26th April 2022

Fifteen members, including three new ones, met at the Cavendish Pavilion for our first outdoor botany meeting of the year. It was a fine, calm morning with a nip in the air out of the sun.

We began our walk along the main track into the Strid Wood.

Dog’s Mercury

Looking carefully at Dog’s Mercury Mercurialis perennis, a carpeting perennial, reminded us of the separate plants with stamens on one and styles on the other. The globular seed heads were forming on the female plants. Lesser Celandines Ficaria verna were well in flower with Ramsons Allium ursinum still mainly in bud


Wood anemone

A stunning haze of Bluebells Hyacinthoides non-scriptus intermingled with the white, sometimes pink, of Wood Anemones Anemone nemorosa left us all in wonder at the sheer beauty of the scene as they stretched high up onto the hillside above us.

Barren Strawberry Potentilla sterilis with gaps between the slightly notched petals was examined. We later on in the day saw Wild Strawberry Fragaria vesca with no gaps between the five unnotched petals.

Barren Strawberry

Common Dog Violet Viola riviniara with it’s white, notched spur as well as Early Dog Violet Viola reichenbachiana with it’s unnotched violet spur were compared.

Opposite-leaved Golden Saxifrage

Opposite-leaved Golden Saxifrage Chrysoplenium oppostifolium was growing in damper areas. This is an attractive plant.

Lunch was taken by the river with Toothwort Lathraea squamaria growing near the footpath. It’s a parasitic plant usually growing near Hazel trees. It has no green pigment and scales instead of leaves.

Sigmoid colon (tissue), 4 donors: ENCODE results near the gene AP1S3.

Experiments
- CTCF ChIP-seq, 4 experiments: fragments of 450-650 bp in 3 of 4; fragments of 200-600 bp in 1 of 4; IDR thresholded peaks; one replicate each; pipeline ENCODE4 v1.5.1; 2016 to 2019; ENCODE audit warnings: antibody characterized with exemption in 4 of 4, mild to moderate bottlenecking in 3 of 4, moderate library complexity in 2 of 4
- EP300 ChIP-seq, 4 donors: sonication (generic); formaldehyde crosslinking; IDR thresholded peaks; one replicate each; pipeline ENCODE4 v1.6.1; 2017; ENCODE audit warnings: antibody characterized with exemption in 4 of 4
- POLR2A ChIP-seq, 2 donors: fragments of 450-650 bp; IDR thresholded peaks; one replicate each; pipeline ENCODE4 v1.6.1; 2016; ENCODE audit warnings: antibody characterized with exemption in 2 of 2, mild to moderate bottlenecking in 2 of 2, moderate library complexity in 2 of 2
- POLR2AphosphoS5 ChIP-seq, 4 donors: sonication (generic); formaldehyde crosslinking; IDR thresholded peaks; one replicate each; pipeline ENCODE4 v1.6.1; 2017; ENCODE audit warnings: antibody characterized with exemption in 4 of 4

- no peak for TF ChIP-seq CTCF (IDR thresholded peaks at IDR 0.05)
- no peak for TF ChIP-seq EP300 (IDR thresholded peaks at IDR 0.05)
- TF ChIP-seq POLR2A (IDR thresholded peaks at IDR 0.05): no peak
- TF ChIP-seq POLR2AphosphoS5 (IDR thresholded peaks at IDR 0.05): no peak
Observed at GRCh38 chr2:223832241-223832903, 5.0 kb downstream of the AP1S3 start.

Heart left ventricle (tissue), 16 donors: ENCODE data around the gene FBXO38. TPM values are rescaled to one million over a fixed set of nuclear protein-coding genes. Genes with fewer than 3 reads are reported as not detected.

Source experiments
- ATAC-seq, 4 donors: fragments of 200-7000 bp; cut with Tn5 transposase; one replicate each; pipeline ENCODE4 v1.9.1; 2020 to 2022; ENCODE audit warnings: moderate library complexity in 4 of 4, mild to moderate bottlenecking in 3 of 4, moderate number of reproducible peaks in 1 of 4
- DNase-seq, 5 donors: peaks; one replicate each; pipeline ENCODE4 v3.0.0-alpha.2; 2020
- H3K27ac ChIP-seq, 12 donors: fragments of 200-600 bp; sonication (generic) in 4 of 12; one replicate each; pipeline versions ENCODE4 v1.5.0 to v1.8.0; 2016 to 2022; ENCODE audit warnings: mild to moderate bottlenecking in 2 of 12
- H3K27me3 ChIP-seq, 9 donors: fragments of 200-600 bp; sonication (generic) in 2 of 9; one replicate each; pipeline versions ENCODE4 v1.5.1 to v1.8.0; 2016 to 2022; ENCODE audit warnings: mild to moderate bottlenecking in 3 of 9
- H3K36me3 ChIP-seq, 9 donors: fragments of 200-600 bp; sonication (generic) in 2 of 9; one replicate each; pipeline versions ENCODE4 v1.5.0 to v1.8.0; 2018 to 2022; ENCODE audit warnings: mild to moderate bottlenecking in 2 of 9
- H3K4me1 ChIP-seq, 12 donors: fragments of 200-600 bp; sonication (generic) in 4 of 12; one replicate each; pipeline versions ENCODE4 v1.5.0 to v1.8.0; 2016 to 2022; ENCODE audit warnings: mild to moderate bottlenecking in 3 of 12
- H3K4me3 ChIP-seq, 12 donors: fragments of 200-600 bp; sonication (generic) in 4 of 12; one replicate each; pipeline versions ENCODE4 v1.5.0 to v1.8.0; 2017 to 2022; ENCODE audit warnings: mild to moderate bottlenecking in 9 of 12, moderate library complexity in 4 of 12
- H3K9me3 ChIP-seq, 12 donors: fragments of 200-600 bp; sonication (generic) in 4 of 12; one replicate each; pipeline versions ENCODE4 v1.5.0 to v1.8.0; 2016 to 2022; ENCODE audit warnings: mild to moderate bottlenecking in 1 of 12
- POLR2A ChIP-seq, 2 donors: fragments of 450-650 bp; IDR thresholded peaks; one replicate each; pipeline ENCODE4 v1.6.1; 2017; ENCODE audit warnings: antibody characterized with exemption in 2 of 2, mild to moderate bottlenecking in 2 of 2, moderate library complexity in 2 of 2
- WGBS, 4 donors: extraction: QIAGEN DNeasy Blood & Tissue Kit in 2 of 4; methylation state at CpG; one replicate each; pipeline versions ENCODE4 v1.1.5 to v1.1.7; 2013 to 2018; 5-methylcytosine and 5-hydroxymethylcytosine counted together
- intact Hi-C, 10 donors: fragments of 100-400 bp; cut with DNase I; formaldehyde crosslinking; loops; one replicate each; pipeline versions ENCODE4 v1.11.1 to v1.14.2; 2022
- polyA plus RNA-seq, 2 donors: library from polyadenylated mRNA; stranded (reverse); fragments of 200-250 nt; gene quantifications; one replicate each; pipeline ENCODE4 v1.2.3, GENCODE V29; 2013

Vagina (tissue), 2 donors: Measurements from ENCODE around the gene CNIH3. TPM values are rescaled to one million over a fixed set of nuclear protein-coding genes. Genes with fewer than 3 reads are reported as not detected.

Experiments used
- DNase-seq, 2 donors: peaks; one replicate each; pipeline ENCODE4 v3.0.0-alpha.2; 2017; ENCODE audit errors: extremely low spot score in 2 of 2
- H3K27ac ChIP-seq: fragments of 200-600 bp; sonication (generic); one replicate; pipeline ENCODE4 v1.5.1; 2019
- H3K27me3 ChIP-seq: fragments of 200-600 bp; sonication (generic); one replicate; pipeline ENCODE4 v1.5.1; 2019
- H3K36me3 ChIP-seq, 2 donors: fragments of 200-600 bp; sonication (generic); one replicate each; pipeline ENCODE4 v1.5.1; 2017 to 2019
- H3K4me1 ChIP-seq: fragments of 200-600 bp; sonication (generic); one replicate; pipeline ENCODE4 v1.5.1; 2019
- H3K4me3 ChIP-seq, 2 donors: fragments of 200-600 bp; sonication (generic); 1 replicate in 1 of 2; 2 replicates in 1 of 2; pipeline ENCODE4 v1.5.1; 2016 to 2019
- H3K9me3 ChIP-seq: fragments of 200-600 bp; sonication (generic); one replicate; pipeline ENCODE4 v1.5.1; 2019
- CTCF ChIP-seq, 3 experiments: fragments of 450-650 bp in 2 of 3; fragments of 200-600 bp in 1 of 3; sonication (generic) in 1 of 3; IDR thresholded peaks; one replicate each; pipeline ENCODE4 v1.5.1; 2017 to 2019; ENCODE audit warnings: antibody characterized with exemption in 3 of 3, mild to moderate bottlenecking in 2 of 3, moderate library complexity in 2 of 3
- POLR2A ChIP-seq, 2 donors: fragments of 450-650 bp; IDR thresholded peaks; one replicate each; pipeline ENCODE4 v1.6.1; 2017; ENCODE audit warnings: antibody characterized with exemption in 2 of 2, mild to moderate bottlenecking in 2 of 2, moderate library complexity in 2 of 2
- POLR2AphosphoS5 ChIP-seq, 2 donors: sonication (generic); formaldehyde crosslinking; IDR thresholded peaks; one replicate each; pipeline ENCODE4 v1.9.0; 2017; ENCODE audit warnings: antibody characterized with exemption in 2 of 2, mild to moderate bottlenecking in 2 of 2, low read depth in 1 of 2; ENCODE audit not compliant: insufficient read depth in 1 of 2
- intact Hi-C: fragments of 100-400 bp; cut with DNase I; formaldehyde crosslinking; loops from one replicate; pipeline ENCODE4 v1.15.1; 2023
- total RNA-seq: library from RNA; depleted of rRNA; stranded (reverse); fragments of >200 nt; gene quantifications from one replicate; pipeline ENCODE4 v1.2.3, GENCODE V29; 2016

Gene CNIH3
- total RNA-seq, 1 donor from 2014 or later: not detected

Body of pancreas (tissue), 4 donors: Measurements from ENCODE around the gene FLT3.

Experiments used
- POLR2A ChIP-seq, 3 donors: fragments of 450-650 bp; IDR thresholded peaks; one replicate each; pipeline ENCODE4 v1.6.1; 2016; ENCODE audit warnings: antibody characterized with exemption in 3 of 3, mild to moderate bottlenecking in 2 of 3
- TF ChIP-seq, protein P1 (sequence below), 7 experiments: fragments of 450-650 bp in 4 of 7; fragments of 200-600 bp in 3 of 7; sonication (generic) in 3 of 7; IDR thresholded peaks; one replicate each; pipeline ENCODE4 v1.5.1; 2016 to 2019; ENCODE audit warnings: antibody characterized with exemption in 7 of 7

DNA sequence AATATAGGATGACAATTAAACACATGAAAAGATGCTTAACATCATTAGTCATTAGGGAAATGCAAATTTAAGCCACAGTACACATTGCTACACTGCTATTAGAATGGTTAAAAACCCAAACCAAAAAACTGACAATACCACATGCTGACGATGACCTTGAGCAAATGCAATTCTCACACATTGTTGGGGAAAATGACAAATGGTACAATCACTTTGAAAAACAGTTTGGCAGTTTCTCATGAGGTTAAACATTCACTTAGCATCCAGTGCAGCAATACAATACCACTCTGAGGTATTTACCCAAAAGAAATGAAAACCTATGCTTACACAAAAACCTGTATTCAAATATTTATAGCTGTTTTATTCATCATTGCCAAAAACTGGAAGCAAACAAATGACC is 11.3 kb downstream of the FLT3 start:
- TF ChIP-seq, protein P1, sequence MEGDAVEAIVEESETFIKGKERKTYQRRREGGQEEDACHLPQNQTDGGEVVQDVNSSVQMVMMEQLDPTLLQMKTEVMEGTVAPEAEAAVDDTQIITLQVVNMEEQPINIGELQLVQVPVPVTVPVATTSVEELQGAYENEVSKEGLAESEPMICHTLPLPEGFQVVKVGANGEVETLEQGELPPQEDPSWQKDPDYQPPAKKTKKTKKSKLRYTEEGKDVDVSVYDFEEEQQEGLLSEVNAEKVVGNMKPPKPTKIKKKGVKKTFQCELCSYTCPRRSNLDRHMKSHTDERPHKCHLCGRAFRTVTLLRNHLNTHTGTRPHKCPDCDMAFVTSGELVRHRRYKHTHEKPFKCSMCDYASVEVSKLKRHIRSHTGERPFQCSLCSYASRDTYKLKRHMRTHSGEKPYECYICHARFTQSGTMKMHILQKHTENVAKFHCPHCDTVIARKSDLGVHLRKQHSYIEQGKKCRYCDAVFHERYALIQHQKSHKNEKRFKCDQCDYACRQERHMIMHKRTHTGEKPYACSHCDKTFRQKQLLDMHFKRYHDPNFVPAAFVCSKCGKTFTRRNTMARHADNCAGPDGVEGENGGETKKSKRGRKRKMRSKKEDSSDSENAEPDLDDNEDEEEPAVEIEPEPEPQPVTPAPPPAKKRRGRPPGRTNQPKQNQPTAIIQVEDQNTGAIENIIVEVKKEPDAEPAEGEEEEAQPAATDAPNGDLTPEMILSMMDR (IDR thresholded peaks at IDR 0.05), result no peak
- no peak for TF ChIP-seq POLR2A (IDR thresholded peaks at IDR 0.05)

We returned by the lower path seeing Goldilocks Buttercup Ranunculus auricomus, growing near the water’s edge. Several members found a patch of Herb Paris Paris quadrifolia, our society’s emblem, and several Few-flowered Leeks Allium paradoxum were growing near the base of the steps.

Herb Paris

On reaching the Cavendish Pavilion six members crossed the bridge turning left to see Thyme- leaved Speedwell Veronica serpyllifolia, Milkmaids (Cuckoo Flower or Mayflower) Cardamine pratensis in the field. Unfortunately several invasive Himalayan Balsam Impatiens glandulifera seedlings were noted by the water’s edge. Other plants included Sanicle Sanicula europaea and Woodruff Galium odoratum.


It was delightful to hear birdsong accompanying us during our outing especially a very melodious Song Thrush and Spring migrants including Chiffchaff, Willow Warbler and Blackcap along with Sandpipers newly returned to the river.

Pam Rutherford

Photos Christine Bell except Toothwort Pam Rutherford and

Herb Paris Jo Prowse